Monday, January 3 2011
A web site called British Views of the World published this map showing which countries got the most international coverage in The Guardian. Get a good look at Israel:
Benjamin Hennig, who created the map explains:
To understand how British people perceive the events on the globe, one can look at how frequently a country has been mentioned in major news stories. The following maps do exactly this by visualising the number of news items on the website of the British Newspaper The Guardian (data derived from their Data store).
CiF Watch, which first spotted British Views of the World, notes:
Quite interestingly, the Guardian helps us out quite a bit, by noting thatstories tagged “Israel” represented the 5th highest of any country specific tag (other than the UK).
Here's my top ten list of Israel-tagged content The Guardian could've done without (in reverse chronological order):
- The problem with Israel's Jewish 'refugee' initiative
- Battery hens' reality on Israeli farm exposed by hidden webcam
- Architects against Israeli occupation
- Wikipedia editing courses launched by Zionist groups
- Ethnic cleansing in the Israeli Negev
- Mark Regev, Israel's master of public relations
- Israeli politician moves to limit the soaring price of popcorn
- Live blog: Britain expels Israeli diplomat
- Israeli embassy raises eyebrows with tennis tweet
- Avatar protest at West Bank barrier
Is The Guardian obsessed with Israel? You betcha.
Wednesday, December 29 2010
Reuters Distributing Press Releases in Editorial FeedFor as long as newspapers have accepted money to publish advertisements, there tension between the employees responsible for content (editors and the newsroom staff) and the staffers with bottom line concerns (that would be the advertising staff).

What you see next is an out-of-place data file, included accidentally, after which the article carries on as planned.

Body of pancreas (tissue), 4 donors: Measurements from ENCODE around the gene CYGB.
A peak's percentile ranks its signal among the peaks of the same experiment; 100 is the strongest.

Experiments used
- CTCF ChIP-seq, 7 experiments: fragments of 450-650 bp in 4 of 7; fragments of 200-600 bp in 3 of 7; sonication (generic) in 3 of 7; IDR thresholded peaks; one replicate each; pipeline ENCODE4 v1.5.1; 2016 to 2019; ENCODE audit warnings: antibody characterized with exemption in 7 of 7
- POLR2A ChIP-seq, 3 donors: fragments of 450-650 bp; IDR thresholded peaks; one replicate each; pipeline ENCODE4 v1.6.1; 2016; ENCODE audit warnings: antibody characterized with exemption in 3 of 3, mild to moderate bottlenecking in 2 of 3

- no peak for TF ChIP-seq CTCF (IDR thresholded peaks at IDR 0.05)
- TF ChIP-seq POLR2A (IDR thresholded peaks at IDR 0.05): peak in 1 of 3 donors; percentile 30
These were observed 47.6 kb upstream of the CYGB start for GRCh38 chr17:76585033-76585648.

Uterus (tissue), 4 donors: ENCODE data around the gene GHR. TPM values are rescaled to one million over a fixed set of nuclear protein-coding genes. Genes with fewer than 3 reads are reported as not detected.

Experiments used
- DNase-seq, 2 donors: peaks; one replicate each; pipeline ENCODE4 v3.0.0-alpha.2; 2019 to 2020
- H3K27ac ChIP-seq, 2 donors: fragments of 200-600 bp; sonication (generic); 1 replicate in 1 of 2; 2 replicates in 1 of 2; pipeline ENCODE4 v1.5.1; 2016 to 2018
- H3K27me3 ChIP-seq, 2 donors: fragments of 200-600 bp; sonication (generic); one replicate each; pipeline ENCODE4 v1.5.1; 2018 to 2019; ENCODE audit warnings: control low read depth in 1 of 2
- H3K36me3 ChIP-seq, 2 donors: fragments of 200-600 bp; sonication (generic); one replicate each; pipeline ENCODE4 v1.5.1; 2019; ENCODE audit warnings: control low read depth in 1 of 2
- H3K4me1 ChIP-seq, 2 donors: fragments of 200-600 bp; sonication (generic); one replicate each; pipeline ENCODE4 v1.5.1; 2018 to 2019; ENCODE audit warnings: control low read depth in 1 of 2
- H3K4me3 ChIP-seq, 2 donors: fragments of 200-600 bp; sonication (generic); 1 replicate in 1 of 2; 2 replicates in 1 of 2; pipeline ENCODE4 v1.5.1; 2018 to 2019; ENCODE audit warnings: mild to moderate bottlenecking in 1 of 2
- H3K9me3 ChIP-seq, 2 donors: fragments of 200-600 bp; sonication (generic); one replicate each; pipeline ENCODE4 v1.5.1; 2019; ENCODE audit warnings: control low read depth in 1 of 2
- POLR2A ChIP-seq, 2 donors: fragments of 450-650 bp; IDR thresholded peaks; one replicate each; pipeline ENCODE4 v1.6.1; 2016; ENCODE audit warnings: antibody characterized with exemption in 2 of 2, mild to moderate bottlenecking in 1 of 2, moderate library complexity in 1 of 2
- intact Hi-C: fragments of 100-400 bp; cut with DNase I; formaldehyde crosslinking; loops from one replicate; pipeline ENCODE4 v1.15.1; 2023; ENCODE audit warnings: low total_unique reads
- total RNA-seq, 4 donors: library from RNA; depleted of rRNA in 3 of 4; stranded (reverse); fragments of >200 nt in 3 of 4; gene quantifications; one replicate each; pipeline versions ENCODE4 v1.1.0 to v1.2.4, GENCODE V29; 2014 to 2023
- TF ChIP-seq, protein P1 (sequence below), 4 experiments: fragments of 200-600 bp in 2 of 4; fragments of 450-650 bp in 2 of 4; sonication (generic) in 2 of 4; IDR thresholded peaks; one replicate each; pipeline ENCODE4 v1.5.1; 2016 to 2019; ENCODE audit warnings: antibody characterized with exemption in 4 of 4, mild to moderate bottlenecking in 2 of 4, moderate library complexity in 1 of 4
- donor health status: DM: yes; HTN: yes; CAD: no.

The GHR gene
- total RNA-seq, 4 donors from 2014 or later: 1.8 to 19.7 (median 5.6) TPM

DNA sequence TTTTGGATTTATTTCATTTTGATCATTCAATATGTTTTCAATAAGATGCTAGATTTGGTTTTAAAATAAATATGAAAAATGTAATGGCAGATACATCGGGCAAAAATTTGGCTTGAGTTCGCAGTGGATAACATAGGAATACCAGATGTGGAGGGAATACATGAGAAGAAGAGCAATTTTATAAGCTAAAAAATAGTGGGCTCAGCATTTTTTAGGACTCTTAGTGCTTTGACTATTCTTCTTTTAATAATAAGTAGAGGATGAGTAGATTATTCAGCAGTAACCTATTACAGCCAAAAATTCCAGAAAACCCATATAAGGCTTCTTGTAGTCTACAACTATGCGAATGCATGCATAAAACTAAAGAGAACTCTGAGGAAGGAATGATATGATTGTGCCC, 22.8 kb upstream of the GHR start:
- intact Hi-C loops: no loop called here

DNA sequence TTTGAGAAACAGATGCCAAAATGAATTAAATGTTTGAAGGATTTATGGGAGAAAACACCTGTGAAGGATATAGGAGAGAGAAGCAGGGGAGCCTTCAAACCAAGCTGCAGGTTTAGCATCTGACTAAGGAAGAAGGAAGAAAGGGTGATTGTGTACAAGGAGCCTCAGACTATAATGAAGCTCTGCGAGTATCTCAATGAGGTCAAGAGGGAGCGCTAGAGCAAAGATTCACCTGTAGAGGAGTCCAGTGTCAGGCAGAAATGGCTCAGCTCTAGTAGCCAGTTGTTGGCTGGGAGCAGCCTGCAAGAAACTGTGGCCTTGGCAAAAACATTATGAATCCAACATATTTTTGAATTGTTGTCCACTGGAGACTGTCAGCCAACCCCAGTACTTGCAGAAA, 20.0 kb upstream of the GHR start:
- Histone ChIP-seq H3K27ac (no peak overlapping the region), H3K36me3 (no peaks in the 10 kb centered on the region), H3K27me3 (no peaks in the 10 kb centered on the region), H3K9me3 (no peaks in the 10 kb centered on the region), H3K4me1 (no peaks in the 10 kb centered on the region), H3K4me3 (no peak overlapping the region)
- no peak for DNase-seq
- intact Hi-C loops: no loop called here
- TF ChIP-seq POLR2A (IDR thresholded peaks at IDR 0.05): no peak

Usually, potential conflicts of interests are on the level of something like a restaurant owner pushing for a nice review in the local paper where he's a regular advertiser. The restauranteur will typically contact his advertising account person, push for a story, and only to be rebuffed.
"I don't handle content. You'll have to take it up with the appropriate editor," is the firm-but-polite reply many an ad salesman has made for years.
Which brings us to Reuters. According to the IR Web Report, Reuters recently began sticking client press releases into its news feed.
One of the five principles states: “That Thomson Reuters shall supply unbiased and reliable news services to newspapers, news agencies, broadcasters and other media subscribers and to businesses governments, institutions, individuals and others with whom Thomson Reuters has or may have contracts.”By breaking down the separation between the editorial and business aspects, Reuters has opened the door to public scrutiny of its clients and ownership too. I already get enough emails asking about one never-say-die urban legend which has it that Reuters is controlled by Arab corporate interests.
However, the Reuters news feed delivered to Yahoo! Finance now includes complete, unedited press releases from Thomson Reuters’ corporate clients in amongst Reuters news articles. Press releases of non-Thomson Reuters clients are not being distributed to Yahoo! Finance.The press release headlines are virtually indistinguishable from the newswire’s editorial content.
Read more, see the screengrabs, and judge for yourself.